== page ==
The best books about the Camino de Santiago

The Books I Picked & Why

A Pilgrim's Guide to the Camino de Santiago (Camino Francés): St. Jean - Roncesvalles - Santiago

By John Brierley

A Pilgrim's Guide to the Camino de Santiago (Camino Francés): St. Jean - Roncesvalles - Santiago

Why this book?

This was easily the most useful item we took with us on our own Camino. The maps in Brierley’s guidebook were easy to follow, the descriptions were comprehensive, the recommendations were up to date.

In writing this guidebook, Brierley has balanced philosophical questions about pilgrimage with a host of practical details. Breaking up the journey from St Jean Pied de Port (which is where the majority of pilgrims start their journey) to Santiago de Compostela into thirty-three stages, he has meticulously researched each stage providing a map and contour guide for each - so the walker knows what kind of route, distance and elevation to expect each day. In addition, he provides helpful listings of accommodation and eating places along the journey.


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The Way, My Way

By Bill Bennett

The Way, My Way

Why this book?

Bill Bennett’s book is written in a typically frank, down-to-earth Aussie manner – yet the author manages to combine humour with humility. He writes with an engaging yet self-deprecating style about his thoughts and emotions, the entertaining characters, and unusual situations he encountered along the journey - as well as the highs and lows of his journey. These are all described without reservation, giving the reader an insight into not only his journey but also his own personal struggles.


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A Journey of Days

By Guy Thatcher

A Journey of Days

Why this book?

Guy Thatcher's book contains useful information and evocative descriptions of places along the trail, people he met, the weather he encountered, and his everyday experience - together with pertinent observations and views. If you have done the pilgrimage, you will enjoy revisiting it through this book. If you are thinking about doing the pilgrimage, it will set the scene and encourage you to undertake it.


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The Camino Ingles: 6 days (or less) to Santiago

By Susan Jagannath

The Camino Ingles: 6 days (or less) to Santiago

Why this book?

For anyone who would like to walk the Camino Ingles (the 'Short Camino' - or the 'Road less traveled by'), Susan Jagannath's book is the ideal companion.

I liked the way she began each chapter with an apt quotation. In addition to encouraging and motivating the reader to undertake this journey, she provides much practical advice about planning and preparation, and then proceeds to describe her own journey along this ‘One Week Camino’ together with a lot of useful information about places to stay and things to see as well as addresses, phone numbers, and webpages. The e-book is regularly updated – which makes it essential reading for the prospective pilgrim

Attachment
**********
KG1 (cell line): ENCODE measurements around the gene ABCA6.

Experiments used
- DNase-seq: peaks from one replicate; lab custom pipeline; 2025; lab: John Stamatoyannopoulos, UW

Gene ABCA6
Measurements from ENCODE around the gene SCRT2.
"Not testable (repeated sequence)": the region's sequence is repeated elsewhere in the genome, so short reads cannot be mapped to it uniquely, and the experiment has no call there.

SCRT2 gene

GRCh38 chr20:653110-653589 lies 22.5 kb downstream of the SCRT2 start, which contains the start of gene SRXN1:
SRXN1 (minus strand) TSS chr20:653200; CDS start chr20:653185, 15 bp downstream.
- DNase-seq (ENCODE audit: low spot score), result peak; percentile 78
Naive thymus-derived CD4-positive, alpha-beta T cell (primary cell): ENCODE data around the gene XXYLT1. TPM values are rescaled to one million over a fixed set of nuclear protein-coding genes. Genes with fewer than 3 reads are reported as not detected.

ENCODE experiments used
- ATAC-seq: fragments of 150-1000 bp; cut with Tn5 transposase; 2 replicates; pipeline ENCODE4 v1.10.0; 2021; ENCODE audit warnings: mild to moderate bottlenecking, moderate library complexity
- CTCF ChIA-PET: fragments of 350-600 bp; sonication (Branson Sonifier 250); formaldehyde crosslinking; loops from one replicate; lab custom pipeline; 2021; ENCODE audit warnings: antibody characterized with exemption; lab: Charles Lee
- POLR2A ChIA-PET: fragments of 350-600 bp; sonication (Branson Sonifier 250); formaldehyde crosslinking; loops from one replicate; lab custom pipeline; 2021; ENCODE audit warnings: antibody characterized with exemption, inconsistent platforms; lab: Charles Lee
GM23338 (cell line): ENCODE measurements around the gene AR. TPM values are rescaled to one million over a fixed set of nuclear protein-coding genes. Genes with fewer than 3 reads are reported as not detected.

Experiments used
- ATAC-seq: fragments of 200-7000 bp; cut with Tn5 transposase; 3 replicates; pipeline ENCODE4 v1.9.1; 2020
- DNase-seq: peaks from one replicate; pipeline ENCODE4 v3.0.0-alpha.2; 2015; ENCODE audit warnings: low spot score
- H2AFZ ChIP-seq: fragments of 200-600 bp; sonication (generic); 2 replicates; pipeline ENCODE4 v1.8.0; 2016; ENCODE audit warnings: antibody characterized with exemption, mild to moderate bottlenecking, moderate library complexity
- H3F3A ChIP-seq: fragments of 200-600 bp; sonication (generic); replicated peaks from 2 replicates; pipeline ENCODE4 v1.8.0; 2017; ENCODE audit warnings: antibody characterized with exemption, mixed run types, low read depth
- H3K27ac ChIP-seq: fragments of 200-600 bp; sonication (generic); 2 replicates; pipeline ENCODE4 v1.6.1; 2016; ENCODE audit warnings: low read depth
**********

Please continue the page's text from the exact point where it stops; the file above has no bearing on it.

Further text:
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A Soldier to Santiago: Finding Peace on the Warrior Path

By Brad Genereux

A Soldier to Santiago: Finding Peace on the Warrior Path

Why this book?

As a military veteran myself, Brad Genereaux’s story deeply touched me on many levels.

He talks about the three things a veteran loses when he or she leaves the military – a sense of Purpose, a supportive community, and a feeling of self-worth. Serving in uniform, soldiers give their all for their country, yet once their service is over many find themselves inadequately supported and unable to settle back into civilian life.

A Soldier to Santiago is the honest story of a stiff, formal, no-nonsense Senior Chief Petty Officer of the US Navy - someone who’d spent years building walls inside himself to compartmentalise the violence and tragedies that had been part of his 22-year military life. Once he left the service he found himself descending into a dark depressive hole without purpose, identity, or mission in life. 

In his own words, he discovered “I fit in….nowhere”.

Brad’s pilgrimage along The Camino helped him change from being a totally military-minded, mission-oriented person trying to fight his demons and forget the images of war that kept haunting him - into a much calmer human being. Step by step as he walked along the pilgrim trail, the walls of his negativity and his lack of faith in humanity began to crumble away and he discovered what many of us have done on this pilgrimage – it is impossible to walk this journey without journeying into oneself.

Having come through an internal storm Brad found himself at peace; he could forgive others and also himself. He began to make a purposeful effort to see the good and positive in the world rather than the dark cloud of negativity he’d been focusing on for so long. This is one man’s story of how he found peace along the pilgrimage to Santiago. I strongly recommend this book. I believe that reading it will encourage others, especially Veterans and those who once were Warriors, to consider undertaking a journey along the Camino.


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